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3 March

In the headlines

“Is this proof the Partygate probe was a Labour plot?” asks the Daily Mail, after Sue Gray quit her civil service job to become Keir Starmer’s chief of staff. Tory MPs say the appointment proves that Gray’s report into lockdown parties, which helped contribute to Boris Johnson’s downfall as PM, was biased against him. The head of MI5 has said he is “profoundly sorry” for failing to thwart the Manchester Arena bombing, which killed 22 people. An independent inquiry found that the agency missed a “significant opportunity” to stop Salman Abedi, by failing to act on intelligence about his links to Islamic extremist groups. Officials briefly considered culling all of Britain’s cats at the start of the pandemic amid fears they could spread Covid, says the Daily Star. It would have been “Apocalypse Miaow”.

Inside politics

On Easter Sunday 2021, says Rachel Johnson in The Daily Telegraph, the police turned up at my father’s house on Exmoor. It was lockdown, and someone in our local town had clearly tipped the plod off after seeing one of us queuing, masks on and socially distanced, outside the greengrocers. The snitch presumably thought Stanley had broken travel restrictions – which, given the rules had been set by his own son, would have been a “good gotcha”. So along came the officers, clearly hoping to catch us red-handed. “How long have you been here?” demanded one. To which the 80-year-old replied: “Since 1951.”

Tomorrow’s world

Ford has been granted a patent for a system allowing future autonomous cars to drive themselves back to the showroom if the owner fails to keep up with payments. Before that, says New Scientist, the vengeful vehicle will make life increasingly unpleasant by disabling features like GPS, speakers and aircon, before activating an “incessant and unpleasant sound” every time the driver gets in. As a final warning, the car could be remotely locked at certain times, or “geo-fenced” so it could only go to certain places – allowing the owner to get to work, say, but barring weekend jaunts.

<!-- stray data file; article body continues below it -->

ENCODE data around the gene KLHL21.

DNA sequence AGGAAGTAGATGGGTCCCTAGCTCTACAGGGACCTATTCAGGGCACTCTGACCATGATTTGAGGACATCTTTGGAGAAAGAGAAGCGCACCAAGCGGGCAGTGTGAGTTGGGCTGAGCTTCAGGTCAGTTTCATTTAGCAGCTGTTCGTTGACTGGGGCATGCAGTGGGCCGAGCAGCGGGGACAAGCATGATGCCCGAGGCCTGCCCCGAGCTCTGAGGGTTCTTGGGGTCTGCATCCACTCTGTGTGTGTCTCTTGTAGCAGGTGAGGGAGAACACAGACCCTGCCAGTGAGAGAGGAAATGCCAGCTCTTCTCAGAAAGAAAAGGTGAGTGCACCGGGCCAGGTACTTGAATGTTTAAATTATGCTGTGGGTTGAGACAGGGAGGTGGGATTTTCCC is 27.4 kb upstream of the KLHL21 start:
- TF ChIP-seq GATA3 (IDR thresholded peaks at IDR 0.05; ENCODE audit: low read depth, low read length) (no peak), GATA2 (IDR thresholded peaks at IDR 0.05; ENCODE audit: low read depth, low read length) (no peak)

Vladimir Putin has bought his mistress Alina Kabaeva the “most expensive apartment in all of Russia”, according to the Kremlin-banned opposition website Project. The 2,600 sq m penthouse in the black sea resort of Sochi boasts 20 rooms, a private cinema, a swimming pool, a rooftop helipad, a spa and a Japanese relaxation courtyard. “Proof,” says investigative journalist Eliot Higgins on Twitter, “that all the money in the world can’t buy you taste.”

From the archives

Over the past 100 years, the average human has grown by about three inches. But the South Koreans have really shot up, says Vox: the country’s men are around six inches taller than they were a century ago; the women, eight inches. Why? In short: they got richer. When South Korea “shifted from producing things like textiles to consumer electronics and cars”, its wealth “skyrocketed”. This enabled people to afford better nutrition and healthcare – which, over time, made the population taller. In impoverished North Korea, by contrast, average height barely changed at all between the 1930s and the 1970s.


It’s this season’s “it” coat, says The New York Times: a black puffer printed with golden images of bow-tie pasta. The $425 jacket has sold out three times since it went on sale in late 2021, with high-profile fans including The Office star Mindy Kaling and Teen Wolf actor Dylan O’Brien. “In a sea of drab, black winter coats, the pasta puffer stands alone.”


quoted 3.3.23

“Do the right thing. It will gratify some people and astonish the rest.”

Mark Twain